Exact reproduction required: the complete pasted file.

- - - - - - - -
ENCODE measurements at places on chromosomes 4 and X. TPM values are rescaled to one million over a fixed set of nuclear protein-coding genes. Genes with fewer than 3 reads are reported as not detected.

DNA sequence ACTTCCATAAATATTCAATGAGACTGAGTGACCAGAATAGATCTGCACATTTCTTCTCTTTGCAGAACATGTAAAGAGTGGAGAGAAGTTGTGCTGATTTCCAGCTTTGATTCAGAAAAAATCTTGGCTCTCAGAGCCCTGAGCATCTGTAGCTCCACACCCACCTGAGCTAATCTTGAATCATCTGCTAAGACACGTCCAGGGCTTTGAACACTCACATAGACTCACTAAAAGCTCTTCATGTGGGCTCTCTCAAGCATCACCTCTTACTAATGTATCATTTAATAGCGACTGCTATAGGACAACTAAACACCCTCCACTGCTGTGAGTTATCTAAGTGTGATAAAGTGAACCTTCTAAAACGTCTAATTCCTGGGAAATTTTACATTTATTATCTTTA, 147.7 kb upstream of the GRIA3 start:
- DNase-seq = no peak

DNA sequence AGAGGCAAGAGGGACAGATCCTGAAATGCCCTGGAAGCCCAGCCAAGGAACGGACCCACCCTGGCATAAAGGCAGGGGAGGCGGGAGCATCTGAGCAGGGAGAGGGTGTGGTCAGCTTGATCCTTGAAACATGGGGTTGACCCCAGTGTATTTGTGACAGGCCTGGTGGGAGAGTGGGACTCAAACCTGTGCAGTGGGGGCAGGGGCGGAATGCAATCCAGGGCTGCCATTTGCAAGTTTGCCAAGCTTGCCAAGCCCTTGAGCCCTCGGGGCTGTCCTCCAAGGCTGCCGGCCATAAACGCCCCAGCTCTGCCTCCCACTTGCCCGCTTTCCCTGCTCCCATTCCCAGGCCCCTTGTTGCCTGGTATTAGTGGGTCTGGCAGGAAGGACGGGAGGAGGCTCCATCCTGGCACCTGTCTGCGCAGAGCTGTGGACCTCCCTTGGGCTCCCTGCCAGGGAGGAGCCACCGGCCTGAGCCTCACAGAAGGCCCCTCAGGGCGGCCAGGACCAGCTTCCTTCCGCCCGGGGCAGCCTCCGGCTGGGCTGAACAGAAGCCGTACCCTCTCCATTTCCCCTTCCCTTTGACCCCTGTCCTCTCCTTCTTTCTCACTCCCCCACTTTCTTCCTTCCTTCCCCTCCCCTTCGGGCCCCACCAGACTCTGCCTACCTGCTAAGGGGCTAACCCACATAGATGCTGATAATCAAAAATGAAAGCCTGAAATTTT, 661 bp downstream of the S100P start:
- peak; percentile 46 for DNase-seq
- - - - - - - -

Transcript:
ENCODE measurements at places on chromosomes 4 and X. TPM values are rescaled to one million over a fixed set of nuclear protein-coding genes. Genes with fewer than 3 reads are reported as not detected.

DNA sequence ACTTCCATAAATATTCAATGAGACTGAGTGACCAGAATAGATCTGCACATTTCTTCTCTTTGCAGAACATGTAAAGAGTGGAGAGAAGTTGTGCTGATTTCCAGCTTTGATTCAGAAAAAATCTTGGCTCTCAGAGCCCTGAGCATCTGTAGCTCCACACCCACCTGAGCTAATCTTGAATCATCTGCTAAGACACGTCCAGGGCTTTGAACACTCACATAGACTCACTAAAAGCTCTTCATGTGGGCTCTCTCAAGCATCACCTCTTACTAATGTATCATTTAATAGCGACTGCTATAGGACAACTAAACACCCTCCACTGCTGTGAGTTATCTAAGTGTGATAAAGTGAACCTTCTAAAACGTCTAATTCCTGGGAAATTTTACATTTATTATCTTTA, 147.7 kb upstream of the GRIA3 start:
- DNase-seq = no peak

DNA sequence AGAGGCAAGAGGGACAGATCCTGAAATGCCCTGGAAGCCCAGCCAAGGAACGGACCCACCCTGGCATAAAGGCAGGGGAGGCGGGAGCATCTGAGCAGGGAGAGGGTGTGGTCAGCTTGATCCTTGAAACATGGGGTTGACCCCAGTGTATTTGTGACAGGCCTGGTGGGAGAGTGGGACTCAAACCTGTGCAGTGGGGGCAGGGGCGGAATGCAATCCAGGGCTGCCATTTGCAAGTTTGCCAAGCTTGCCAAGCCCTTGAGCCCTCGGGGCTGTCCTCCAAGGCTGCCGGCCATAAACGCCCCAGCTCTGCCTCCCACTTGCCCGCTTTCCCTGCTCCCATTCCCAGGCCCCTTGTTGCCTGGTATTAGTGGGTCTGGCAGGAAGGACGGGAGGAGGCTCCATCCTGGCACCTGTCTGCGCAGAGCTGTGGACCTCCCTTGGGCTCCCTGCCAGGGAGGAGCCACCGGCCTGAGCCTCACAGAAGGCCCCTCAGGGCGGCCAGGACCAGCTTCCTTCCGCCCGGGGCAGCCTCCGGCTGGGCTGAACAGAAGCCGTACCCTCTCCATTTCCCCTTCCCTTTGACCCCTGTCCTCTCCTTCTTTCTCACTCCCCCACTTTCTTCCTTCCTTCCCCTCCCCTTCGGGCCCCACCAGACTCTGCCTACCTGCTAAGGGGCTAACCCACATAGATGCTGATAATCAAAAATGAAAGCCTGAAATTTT, 661 bp downstream of the S100P start:
- peak; percentile 46 for DNase-seq